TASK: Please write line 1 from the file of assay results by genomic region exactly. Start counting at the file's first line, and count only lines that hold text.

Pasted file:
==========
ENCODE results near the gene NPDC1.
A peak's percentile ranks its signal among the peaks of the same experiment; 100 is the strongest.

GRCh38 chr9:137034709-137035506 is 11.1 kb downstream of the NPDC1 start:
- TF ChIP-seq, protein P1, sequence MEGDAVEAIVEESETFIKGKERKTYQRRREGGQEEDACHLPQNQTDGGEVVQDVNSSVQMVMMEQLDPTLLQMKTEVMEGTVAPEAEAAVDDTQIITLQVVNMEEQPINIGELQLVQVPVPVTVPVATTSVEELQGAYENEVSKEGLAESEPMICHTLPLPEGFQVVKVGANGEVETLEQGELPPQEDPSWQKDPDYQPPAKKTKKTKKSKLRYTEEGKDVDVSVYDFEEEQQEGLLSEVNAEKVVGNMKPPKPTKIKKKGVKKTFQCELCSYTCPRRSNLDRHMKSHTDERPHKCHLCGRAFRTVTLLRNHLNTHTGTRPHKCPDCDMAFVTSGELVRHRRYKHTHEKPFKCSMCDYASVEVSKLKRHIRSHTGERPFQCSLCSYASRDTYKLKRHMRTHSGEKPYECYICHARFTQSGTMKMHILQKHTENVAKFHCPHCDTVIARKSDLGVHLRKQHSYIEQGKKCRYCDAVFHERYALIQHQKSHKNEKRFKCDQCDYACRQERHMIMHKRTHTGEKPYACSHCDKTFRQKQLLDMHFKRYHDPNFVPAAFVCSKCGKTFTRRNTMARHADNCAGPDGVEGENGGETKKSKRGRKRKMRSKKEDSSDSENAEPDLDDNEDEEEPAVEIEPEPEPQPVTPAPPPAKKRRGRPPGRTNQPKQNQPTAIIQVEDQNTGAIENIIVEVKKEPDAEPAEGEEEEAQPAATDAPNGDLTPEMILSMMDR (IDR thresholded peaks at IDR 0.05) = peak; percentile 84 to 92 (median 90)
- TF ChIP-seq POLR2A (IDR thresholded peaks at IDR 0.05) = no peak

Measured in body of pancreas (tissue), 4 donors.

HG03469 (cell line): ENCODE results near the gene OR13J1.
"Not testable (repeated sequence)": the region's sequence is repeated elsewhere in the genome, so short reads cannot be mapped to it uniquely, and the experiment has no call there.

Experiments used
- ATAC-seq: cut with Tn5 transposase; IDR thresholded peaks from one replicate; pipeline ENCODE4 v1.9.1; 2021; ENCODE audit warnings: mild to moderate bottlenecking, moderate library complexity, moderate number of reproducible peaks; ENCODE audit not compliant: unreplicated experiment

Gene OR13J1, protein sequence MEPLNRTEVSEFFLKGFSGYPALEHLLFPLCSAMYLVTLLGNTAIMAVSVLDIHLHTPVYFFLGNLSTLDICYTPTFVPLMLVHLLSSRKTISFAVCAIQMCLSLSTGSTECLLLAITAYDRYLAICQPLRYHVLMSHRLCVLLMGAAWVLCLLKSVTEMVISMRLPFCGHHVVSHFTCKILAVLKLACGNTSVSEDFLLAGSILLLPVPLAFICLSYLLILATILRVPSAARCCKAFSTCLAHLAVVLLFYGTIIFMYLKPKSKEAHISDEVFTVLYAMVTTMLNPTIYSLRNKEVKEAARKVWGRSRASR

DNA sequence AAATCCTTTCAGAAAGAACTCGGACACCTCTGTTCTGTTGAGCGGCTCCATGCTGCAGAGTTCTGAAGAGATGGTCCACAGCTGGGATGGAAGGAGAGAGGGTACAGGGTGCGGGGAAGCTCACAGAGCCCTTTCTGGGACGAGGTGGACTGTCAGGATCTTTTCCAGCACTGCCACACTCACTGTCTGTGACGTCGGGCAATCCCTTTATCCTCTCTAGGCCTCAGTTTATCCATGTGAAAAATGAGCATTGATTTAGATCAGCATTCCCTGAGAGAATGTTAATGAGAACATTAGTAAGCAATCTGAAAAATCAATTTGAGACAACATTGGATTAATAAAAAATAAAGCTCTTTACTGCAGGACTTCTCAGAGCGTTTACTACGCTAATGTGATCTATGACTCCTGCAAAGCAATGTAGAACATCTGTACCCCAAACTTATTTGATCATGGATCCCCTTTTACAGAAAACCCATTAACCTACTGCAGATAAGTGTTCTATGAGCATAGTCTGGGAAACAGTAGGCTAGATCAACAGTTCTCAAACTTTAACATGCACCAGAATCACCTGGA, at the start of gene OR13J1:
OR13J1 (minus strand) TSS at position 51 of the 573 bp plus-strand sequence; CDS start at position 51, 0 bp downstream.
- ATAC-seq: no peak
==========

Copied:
ENCODE results near the gene NPDC1.